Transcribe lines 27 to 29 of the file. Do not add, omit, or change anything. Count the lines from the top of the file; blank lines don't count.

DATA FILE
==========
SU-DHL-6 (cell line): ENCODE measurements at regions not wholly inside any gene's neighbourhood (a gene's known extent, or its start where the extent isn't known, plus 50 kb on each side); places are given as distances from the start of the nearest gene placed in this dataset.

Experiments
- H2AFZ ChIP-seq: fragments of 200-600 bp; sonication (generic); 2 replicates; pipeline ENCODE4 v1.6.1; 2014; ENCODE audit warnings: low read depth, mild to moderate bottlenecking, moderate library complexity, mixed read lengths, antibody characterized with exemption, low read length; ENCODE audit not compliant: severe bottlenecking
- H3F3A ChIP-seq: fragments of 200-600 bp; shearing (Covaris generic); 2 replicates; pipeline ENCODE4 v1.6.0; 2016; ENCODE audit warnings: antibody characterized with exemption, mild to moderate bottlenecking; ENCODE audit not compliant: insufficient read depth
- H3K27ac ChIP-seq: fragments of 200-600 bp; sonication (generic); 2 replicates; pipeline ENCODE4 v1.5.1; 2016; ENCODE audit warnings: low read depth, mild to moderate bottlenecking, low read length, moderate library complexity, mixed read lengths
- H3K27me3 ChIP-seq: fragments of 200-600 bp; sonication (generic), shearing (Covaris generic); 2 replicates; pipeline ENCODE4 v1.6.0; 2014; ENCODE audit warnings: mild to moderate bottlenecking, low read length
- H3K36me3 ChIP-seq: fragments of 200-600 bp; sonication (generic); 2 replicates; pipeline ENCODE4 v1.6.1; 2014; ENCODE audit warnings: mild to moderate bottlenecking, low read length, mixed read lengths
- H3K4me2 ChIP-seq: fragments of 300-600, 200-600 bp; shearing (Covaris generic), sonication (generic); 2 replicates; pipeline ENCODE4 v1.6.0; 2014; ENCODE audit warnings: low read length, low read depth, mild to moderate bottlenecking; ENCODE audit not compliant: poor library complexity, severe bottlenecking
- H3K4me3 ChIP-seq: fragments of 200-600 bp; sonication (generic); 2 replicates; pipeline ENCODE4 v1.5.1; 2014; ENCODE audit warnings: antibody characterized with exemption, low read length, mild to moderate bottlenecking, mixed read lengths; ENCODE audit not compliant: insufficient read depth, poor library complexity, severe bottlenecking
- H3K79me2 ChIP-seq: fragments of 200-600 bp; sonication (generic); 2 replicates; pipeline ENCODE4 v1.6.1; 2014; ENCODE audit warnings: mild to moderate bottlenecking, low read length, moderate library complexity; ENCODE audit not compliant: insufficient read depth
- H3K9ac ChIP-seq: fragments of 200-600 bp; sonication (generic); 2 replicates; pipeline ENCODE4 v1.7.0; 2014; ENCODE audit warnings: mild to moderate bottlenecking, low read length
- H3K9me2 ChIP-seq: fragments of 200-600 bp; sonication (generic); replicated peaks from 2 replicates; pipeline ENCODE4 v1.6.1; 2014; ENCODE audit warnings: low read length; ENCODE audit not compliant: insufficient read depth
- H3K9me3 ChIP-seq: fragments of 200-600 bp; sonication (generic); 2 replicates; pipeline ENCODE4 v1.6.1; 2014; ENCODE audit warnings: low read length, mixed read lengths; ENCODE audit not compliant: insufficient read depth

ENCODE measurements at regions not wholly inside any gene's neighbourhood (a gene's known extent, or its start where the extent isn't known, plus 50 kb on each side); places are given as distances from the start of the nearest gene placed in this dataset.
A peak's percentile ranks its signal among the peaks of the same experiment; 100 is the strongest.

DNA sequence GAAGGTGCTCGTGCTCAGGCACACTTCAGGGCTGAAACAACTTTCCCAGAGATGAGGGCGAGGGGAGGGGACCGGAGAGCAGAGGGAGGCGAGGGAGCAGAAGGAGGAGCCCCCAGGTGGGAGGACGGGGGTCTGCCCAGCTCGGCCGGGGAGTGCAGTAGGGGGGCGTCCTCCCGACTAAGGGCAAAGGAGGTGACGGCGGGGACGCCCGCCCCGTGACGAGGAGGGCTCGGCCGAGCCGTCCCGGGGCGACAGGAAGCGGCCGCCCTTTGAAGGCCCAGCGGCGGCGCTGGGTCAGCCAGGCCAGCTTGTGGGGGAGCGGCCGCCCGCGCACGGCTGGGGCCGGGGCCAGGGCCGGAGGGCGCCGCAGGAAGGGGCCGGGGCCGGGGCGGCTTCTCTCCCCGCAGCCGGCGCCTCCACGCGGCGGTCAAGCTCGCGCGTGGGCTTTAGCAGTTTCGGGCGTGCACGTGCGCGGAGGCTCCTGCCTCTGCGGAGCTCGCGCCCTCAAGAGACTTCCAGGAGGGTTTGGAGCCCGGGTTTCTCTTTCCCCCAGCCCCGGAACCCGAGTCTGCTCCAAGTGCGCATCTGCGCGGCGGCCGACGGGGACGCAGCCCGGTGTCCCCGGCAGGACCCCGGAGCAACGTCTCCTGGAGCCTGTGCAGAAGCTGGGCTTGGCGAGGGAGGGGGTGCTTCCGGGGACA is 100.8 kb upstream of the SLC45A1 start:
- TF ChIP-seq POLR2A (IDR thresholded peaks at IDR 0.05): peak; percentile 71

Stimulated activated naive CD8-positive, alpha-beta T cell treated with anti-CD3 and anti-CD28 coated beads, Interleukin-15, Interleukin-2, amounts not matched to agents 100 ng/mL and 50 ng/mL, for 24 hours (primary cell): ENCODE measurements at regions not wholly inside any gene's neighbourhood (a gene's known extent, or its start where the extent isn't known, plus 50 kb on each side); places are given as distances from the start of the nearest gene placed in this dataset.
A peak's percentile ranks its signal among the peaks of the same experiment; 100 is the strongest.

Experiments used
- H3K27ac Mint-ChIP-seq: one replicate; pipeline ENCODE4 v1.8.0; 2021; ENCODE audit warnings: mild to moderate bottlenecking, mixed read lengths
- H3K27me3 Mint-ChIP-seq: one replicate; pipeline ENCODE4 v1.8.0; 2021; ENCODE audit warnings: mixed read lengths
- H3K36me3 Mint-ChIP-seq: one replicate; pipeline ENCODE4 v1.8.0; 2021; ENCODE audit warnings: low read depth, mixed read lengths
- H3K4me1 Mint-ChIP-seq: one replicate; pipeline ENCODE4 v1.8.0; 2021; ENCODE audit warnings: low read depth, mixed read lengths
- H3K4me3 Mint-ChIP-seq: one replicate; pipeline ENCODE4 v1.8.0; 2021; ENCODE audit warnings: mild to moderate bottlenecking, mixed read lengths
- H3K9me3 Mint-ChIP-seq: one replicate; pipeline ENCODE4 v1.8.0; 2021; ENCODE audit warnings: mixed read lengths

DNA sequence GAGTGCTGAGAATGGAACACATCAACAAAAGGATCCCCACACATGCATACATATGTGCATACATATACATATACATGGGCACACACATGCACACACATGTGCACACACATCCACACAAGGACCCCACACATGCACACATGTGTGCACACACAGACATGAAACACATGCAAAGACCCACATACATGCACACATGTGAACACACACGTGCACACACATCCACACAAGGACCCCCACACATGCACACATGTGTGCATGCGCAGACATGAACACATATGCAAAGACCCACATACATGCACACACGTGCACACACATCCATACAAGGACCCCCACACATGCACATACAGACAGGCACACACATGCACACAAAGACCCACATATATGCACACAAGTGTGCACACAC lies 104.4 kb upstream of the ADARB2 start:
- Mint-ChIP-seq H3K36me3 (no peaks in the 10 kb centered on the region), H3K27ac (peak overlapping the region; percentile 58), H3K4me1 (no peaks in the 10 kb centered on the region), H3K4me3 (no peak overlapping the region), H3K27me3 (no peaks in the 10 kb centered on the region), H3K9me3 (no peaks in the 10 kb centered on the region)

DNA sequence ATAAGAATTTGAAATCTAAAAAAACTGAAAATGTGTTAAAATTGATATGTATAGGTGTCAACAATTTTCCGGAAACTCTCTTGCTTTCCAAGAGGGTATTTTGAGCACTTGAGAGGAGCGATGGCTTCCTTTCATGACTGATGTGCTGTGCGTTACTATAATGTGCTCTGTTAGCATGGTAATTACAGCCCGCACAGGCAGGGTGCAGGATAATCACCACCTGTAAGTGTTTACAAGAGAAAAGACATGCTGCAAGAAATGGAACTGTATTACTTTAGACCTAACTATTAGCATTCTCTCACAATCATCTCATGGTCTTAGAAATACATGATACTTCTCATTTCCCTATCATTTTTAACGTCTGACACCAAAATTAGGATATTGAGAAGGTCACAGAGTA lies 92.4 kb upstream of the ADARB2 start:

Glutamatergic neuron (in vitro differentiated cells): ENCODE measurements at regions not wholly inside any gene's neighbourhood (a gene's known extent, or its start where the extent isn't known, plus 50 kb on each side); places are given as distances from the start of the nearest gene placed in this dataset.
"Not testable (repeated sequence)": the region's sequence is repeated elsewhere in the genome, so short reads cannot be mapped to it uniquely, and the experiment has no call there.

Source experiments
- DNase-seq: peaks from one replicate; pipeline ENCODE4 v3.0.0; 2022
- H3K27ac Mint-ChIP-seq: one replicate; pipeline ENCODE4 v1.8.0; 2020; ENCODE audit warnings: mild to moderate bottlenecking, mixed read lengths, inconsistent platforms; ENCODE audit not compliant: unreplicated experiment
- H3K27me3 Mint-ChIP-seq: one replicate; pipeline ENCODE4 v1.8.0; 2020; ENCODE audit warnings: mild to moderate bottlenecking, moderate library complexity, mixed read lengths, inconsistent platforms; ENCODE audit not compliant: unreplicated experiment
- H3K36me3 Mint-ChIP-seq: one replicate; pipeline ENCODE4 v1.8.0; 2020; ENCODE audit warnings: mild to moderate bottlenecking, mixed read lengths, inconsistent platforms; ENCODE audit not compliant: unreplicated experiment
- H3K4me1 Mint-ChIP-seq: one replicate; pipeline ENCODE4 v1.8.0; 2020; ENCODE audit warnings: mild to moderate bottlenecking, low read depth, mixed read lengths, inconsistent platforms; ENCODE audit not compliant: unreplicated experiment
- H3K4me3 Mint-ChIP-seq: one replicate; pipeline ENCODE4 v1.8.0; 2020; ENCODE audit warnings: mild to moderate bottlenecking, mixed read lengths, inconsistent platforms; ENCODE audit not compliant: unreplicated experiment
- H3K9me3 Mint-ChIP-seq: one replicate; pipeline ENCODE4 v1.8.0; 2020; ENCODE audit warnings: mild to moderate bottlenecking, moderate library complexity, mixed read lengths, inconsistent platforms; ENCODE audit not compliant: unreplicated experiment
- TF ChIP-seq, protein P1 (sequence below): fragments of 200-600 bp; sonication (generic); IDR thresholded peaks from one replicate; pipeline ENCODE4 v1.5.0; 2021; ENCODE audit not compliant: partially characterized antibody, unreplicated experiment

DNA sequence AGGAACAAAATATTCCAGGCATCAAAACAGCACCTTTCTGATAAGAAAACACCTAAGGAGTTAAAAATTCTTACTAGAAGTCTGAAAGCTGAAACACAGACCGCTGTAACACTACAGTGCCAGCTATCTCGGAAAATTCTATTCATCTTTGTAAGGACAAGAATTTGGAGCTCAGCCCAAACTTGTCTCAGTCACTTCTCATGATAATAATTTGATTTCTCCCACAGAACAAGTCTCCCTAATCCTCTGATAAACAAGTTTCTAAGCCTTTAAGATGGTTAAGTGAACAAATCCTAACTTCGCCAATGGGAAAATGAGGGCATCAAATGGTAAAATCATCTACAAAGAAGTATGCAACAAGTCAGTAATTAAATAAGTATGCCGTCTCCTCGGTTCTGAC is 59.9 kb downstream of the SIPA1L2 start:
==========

DNA sequence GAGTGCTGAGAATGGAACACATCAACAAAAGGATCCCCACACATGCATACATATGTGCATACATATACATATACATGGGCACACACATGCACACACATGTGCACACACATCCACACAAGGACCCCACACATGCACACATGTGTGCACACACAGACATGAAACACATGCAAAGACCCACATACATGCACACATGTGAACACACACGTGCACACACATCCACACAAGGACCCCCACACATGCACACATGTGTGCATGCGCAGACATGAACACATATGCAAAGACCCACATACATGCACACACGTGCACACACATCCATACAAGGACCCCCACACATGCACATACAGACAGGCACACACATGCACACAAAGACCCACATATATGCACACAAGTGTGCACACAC lies 104.4 kb upstream of the ADARB2 start:
- Mint-ChIP-seq H3K36me3 (no peaks in the 10 kb centered on the region), H3K27ac (peak overlapping the region; percentile 58), H3K4me1 (no peaks in the 10 kb centered on the region), H3K4me3 (no peak overlapping the region), H3K27me3 (no peaks in the 10 kb centered on the region), H3K9me3 (no peaks in the 10 kb centered on the region)

DNA sequence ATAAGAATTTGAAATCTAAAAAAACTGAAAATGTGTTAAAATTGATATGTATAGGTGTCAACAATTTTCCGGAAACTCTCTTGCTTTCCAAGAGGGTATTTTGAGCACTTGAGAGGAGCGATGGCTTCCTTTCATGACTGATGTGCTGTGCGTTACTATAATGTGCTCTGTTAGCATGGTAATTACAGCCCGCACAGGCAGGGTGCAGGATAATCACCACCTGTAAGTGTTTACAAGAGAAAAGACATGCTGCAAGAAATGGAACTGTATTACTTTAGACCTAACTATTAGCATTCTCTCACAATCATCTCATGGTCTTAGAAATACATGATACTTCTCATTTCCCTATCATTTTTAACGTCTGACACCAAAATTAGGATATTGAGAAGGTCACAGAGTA lies 92.4 kb upstream of the ADARB2 start: